With markets whipsawing and small companies at last falling from favour, the Jensen Fund has some appeal.

Managing the $2.2bn mutual fund, which is based in Oregon, is not too onerous. It has a strict limit of 25 holdings at any one time and in an average year it will buy two stocks. Those stocks, however, have been chosen according to rigid, quantitative screening that predates the current fashion for algorithmic trading. It can only invest in stocks that have increased their earnings per share by at least 15 per cent each year for 10 years. As soon as any company drops below the 15 per cent return on equity criterion, it must be sold and has to spend 10 years re-qualifying.

The fund’s managers avoid small companies and set a minimum market capitalisation of $1bn. This leaves a universe of about 170 stocks at any one time in which it can invest. Managers contend that this allows them to do very detailed research and effectively place a second “value” screen over stocks that have been screened for growth.

It sells when stocks have become clearly overpriced, or when it is necessary to make room for a better idea. The stocks it chooses will tend to have a well-entrenched and strong competitive advantage – it is difficult to grow that much for so long without one. They also tend to create some kind of consistent value for customers, and to be relatively unfashionable.

Its biggest holdings include McGraw-Hill, the Standard & Poor’s to BusinessWeek media conglomerate, General Electric and Procter & Gamble – all well established names that have not excited anyone recently.

Its strict criteria tend to leave it concentrated in a few sectors – healthcare, business services, consumer goods and industrial materials together account for close to 90 per cent of the fund.

In healthcare, a business where the ageing population almost guarantees increasing demand for years to come, they believe they have found a number of strong players, such as Stryker, the dominant provider of beds and surgical tools for orthopaedic surgeons.

One advantage is that managers are “from hope and fear set free”. The increasing interest in applying behavioural science to investing has led to the study of recurring “heuristics” in investing: those tendencies and habits that appear ingrained in so many investors. For example, if people are invested with essentially the same choice but one is presented as crystallising a loss while the other is represented as taking a gain, they will rarely do the former but usually do the latter. There is a deep, and understandable, human objection to admitting that you have made a mistake.

By only investing and divesting according to strict criteria, the Jensen fund smooths the worst effects of both the irrational enthusiasm and needless despondency that are the twin foes of investing success.

A second advantage, as ever, is cost. This fund is not as cheap as an exchange-traded fund – and if actively managed ETFs are ever permitted, then they will probably look a lot like this, with a small, infrequently traded and quantitatively screened portfolio. But at 0.85 per cent, its expenses look very reasonable compared with most actively managed mutual funds.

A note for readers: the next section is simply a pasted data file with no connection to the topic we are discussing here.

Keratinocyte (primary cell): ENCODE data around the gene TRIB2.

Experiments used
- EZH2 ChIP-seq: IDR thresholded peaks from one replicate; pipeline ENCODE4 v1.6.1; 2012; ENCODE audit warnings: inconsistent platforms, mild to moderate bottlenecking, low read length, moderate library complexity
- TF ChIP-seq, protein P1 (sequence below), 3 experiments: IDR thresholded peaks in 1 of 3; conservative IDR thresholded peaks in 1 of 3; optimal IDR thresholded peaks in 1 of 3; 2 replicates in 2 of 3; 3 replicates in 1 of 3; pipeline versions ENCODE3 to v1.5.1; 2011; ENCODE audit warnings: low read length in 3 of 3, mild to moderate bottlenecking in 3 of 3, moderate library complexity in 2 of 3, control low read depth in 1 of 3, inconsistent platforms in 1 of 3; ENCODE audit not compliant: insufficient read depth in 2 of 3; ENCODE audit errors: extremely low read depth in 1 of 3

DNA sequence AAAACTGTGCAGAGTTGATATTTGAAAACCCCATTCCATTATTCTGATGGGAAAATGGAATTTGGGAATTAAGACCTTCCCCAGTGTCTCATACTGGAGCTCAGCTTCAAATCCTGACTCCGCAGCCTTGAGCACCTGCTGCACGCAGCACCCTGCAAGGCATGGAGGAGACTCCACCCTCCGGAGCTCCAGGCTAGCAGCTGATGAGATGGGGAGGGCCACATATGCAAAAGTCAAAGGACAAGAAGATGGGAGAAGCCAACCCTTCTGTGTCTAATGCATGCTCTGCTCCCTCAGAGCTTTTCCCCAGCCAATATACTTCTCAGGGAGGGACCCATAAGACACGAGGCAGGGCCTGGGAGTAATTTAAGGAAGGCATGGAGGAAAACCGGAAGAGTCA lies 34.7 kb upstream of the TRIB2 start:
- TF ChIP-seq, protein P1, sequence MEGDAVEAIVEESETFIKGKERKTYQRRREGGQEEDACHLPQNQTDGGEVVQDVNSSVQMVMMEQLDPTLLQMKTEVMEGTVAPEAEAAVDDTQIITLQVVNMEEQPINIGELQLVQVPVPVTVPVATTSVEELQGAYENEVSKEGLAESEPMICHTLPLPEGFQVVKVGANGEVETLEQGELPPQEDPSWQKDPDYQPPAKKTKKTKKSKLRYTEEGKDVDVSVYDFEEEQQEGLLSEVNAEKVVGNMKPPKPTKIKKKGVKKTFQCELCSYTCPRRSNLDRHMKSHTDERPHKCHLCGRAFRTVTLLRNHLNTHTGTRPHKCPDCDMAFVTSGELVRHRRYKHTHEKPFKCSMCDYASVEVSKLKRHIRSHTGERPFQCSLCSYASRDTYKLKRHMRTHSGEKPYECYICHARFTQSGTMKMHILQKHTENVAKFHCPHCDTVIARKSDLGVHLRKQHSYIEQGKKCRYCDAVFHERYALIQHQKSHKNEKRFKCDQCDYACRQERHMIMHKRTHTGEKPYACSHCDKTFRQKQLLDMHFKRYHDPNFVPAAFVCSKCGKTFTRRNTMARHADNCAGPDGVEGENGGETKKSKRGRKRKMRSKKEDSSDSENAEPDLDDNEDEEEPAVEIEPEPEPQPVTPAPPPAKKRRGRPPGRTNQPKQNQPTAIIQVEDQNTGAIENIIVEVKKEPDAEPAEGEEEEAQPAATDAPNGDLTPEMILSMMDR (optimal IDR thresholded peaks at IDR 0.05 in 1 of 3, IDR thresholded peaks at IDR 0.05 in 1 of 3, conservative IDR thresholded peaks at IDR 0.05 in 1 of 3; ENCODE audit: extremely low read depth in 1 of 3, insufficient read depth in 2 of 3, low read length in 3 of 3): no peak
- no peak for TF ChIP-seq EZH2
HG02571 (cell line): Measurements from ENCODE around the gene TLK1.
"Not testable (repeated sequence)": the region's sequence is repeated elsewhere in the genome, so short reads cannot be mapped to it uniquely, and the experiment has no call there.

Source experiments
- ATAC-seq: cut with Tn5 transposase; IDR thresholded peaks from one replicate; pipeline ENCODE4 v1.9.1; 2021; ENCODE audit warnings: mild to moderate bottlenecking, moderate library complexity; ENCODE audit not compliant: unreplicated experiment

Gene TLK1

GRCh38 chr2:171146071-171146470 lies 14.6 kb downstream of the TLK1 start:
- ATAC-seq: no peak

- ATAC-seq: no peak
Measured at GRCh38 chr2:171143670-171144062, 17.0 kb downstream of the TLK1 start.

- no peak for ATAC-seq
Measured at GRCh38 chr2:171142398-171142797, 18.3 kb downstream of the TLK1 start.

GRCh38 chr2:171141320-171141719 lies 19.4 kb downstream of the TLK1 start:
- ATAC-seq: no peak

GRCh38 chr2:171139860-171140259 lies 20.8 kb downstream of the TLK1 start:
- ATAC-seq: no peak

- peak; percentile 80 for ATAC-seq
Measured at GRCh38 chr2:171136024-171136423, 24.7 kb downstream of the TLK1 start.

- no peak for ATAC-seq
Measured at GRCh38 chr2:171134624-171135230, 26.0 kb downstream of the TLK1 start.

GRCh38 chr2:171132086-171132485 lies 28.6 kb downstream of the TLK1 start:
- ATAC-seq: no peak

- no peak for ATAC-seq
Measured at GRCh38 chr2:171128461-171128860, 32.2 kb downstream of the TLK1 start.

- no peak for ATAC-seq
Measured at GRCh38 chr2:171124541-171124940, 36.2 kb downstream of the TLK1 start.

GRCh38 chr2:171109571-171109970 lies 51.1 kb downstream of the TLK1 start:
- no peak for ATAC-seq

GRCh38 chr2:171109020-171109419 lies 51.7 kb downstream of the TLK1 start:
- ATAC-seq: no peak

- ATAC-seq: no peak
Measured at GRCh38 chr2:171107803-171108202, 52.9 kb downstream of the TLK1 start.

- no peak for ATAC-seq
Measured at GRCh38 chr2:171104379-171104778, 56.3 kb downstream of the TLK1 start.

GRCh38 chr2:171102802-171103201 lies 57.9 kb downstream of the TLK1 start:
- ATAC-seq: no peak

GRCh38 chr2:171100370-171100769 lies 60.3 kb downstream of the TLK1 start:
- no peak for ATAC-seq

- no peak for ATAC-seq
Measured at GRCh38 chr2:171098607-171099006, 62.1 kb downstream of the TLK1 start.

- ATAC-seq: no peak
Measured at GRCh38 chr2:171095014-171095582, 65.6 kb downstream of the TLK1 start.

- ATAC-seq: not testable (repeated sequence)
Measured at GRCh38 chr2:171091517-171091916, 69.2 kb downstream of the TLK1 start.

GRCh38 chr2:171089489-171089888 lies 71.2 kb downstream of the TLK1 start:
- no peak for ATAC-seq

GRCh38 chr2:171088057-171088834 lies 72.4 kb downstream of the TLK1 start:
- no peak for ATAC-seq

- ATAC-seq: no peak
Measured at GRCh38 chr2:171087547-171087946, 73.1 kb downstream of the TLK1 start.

Robert Millen, the fund´s portfolio manager, argues that high quality stocks – defined as those with consistency of both earnings and dividends – tend to out-perform strongly over the long term. According to a Standard & Poor’s survey, the gap in performance over the last 10 years is equal to 720 basis points of return. As “low quality” stocks, by this definition, have under­performed severely in the last few years, there could be an argument that this fund offers an opportunity to profit from reversion to the mean when high quality stocks return to favour.

“The longer it goes, the bigger the disparity, and you build up some pressure,” he says, suggesting that stocks with resilient earnings tend to outshine others in economic downturns. So if you want to make a bear market call, this fund again might make sense for a portion of an equity portfolio – although investing in cash might do even better.

In spite of these advantages, this is not a low risk fund. The high concentration makes it far less diversified than most funds investing in large-cap stocks. Warren Buffett, famously, logged his great investment returns by having the nerve to bet on a small and concentrated portfolio but it does not work out quite as well as that for everyone.

Second, the commendable discipline mitigates against any sharp timing. For example, the Jensen fund could not have played this year’s boom in ethanol stocks, even if it had wanted to do so. More important, it means cyclical stocks are out, even if they trade on very long cycles. In the last few years, this has meant avoiding energy stocks. With oil above $70 a barrel, it has been close to impossible for a fund to outperform without a substantial weighting in energy companies.

And Jensen’s performance over the last three years does indeed look very mediocre. It has gained 8.38 per cent over that stretch – 7.03 percentage points less than the S&P 500.

But Millen and his team have offered a highly respectable argument that its fortunes are due for a change. While the energy run looks as though it has a little longer to run, which damps its appeal, this still looks like a good home for some exposure to equities.

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